Emergency Response Guidebook (ERG) | PHMSABy Dean Blauser Dec 22, Department of Transportation in Since then, the ERG has undergone some changes and has evolved into an efficient and effective means of initial information during an emergency incident. While some might think that this tool is just for use by emergency responders, they are mistaken. The ERG not only is useful to firefighters, police officers and EMS professionals, but to many others in a variety of industries.
Breaking Down the Emergency Response Guidebook
The edition of the U. Copies of the ERG are being distributed free of charge to designated state coordinators, which will forward them to emergency response organizations. A list of state coordinators is posted at www. Copies also are available from the U. Government Printing Office and private suppliers for a charge. It is not intended to be used during the mitigation phase.
For over 40 years, the Emergency Response Guidebook commonly known as the ERG has served as a critical resource for personnel tasked with responding to accidental releases of hazardous materials. The guidebook was first released in as part of a joint effort among U. The ERG is primarily applicable for hazmat situations on highways and railway, but can also be applied to air, water, and pipeline accidents. The U. Department of Transportation has a goal of putting an ERG in every emergency vehicle in the nation.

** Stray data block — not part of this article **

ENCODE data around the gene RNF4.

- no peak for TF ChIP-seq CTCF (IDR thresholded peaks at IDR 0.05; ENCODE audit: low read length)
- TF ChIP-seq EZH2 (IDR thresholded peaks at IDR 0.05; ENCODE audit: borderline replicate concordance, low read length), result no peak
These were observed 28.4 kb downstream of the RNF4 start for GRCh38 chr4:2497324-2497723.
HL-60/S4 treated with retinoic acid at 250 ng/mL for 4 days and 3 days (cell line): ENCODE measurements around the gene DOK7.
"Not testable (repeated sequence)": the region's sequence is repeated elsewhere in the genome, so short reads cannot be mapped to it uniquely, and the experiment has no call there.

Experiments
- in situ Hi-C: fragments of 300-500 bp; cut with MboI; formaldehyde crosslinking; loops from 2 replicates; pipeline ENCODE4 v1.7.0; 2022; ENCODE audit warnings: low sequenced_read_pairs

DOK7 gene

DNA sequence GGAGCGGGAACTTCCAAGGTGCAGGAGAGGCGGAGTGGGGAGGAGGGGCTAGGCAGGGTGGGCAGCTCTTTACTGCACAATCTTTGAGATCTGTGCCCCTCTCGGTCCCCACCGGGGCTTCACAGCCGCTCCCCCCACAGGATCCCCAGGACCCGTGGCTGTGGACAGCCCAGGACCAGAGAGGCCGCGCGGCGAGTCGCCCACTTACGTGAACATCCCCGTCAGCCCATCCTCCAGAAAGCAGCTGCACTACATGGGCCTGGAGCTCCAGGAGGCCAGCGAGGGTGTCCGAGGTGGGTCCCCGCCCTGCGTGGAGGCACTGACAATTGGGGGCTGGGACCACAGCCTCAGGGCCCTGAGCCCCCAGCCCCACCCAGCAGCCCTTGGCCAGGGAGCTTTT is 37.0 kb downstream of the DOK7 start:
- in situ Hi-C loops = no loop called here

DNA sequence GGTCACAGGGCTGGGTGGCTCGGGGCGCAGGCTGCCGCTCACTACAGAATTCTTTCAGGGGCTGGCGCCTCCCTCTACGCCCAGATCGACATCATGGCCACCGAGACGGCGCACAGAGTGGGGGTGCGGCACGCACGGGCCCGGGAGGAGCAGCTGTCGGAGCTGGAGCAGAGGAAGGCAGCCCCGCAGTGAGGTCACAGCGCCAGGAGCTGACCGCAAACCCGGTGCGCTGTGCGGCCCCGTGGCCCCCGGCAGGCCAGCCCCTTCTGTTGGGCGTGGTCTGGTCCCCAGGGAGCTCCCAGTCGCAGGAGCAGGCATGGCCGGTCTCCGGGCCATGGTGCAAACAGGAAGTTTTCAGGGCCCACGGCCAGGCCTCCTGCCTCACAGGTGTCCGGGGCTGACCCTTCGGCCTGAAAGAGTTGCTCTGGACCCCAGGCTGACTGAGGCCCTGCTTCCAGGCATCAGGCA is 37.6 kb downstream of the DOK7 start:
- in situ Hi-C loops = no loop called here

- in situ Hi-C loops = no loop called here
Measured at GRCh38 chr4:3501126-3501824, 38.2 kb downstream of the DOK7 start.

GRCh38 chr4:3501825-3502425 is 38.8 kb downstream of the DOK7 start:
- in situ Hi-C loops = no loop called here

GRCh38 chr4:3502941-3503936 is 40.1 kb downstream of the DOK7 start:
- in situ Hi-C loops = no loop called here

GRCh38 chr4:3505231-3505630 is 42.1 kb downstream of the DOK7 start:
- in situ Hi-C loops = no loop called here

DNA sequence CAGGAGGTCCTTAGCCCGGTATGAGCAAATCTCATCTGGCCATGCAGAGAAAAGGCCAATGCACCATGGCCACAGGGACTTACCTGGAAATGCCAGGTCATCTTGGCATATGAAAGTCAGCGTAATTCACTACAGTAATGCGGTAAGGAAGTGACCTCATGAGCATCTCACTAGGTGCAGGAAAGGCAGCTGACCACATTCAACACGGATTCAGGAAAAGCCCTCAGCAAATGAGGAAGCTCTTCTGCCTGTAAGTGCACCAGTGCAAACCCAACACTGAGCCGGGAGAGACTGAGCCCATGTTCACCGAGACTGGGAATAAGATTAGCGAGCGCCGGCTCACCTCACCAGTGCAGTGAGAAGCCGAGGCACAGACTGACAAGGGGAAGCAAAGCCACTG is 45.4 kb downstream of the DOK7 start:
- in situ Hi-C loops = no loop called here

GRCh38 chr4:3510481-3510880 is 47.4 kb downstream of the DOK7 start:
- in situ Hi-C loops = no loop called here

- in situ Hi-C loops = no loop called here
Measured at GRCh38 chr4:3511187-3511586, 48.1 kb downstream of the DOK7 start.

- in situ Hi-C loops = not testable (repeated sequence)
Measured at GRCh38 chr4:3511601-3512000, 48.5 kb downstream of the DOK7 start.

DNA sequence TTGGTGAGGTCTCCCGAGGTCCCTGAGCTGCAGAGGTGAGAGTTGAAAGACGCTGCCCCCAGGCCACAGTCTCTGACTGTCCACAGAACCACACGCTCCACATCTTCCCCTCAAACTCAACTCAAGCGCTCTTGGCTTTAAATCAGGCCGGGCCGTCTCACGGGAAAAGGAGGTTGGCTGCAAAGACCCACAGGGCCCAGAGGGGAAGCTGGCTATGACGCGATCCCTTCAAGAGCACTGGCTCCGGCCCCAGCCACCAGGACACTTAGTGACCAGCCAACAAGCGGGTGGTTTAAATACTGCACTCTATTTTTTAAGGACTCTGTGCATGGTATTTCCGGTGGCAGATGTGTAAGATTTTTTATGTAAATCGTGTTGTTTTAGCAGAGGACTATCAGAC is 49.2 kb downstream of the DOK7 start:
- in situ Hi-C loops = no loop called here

The ERG is the ideal guide to help when responding to transportation emergencies involving hazardous materials. It is a must-have for everyone who handles and transports dangerous goods and hazmat. Every one of your front-line personnel and all first responders should have the ERG — and now is the best time to place your order. Be the first on your team to have the latest — Get the ERG today! The ERG helps you comply with this requirement. Any of these folks might be the first to call emergency responders with information that could save lives.
DOT's George Cushmac. The ERG is primarily applicable for hazardous materials transported by highway and railway, but also is applicable for materials transported by air or waterway , as well as by pipeline. In it was published as the North American Emergency Response Guidebook , but by the next publication in "North American" was removed due to its use by several South American countries. It is divided into six color-coded sections white [uncolored], yellow, blue, orange, green, and a second white [uncolored]. The ERG includes 62 "Guides" found in the Orange Section that identify the primary hazards associated with the applicable general category of hazardous material and general guidance on how to respond to incidents involving that general category of hazardous material.